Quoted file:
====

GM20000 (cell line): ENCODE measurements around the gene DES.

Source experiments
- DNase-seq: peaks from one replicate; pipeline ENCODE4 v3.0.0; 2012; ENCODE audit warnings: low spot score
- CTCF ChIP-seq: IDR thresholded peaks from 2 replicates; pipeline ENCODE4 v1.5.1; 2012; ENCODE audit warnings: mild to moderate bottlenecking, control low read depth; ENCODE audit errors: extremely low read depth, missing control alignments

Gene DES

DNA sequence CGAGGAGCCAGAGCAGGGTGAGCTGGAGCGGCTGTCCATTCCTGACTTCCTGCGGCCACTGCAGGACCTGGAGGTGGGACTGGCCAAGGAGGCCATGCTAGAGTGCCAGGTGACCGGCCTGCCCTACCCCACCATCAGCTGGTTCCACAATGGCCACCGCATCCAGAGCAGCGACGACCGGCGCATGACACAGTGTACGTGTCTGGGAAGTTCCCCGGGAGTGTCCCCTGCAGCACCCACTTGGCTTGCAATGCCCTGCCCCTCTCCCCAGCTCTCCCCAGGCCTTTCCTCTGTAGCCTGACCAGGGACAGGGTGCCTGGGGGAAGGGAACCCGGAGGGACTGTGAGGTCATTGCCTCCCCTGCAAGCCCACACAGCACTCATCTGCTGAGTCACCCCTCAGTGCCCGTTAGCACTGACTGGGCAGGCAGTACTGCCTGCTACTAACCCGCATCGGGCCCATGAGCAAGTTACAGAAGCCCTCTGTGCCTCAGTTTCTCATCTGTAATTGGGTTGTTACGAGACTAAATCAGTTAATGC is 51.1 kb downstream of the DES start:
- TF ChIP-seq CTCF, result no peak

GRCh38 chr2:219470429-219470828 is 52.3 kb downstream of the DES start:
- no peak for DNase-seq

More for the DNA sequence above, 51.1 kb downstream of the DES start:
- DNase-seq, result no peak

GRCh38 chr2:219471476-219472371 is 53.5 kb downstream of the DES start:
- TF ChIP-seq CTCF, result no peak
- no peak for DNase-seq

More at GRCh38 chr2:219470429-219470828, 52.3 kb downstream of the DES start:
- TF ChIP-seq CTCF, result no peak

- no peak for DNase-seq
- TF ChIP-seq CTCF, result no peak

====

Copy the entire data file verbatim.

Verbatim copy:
GM20000 (cell line): ENCODE measurements around the gene DES.

Source experiments
- DNase-seq: peaks from one replicate; pipeline ENCODE4 v3.0.0; 2012; ENCODE audit warnings: low spot score
- CTCF ChIP-seq: IDR thresholded peaks from 2 replicates; pipeline ENCODE4 v1.5.1; 2012; ENCODE audit warnings: mild to moderate bottlenecking, control low read depth; ENCODE audit errors: extremely low read depth, missing control alignments

Gene DES

DNA sequence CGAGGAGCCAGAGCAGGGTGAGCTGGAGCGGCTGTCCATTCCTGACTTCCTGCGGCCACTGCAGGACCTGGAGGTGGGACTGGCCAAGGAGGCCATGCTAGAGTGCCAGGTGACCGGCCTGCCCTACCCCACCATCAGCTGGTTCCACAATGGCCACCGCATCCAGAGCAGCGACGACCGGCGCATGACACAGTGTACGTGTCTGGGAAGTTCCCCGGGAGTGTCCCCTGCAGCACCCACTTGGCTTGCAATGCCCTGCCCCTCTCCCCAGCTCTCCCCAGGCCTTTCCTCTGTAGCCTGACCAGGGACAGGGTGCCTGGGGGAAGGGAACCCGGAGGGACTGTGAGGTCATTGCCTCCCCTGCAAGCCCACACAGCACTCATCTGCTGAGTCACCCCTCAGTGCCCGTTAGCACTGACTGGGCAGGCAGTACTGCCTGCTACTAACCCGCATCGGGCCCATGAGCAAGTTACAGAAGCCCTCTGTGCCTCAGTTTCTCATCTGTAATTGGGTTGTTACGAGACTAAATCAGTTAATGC is 51.1 kb downstream of the DES start:
- TF ChIP-seq CTCF, result no peak

GRCh38 chr2:219470429-219470828 is 52.3 kb downstream of the DES start:
- no peak for DNase-seq

More for the DNA sequence above, 51.1 kb downstream of the DES start:
- DNase-seq, result no peak

GRCh38 chr2:219471476-219472371 is 53.5 kb downstream of the DES start:
- TF ChIP-seq CTCF, result no peak
- no peak for DNase-seq

More at GRCh38 chr2:219470429-219470828, 52.3 kb downstream of the DES start:
- TF ChIP-seq CTCF, result no peak

- no peak for DNase-seq
- TF ChIP-seq CTCF, result no peak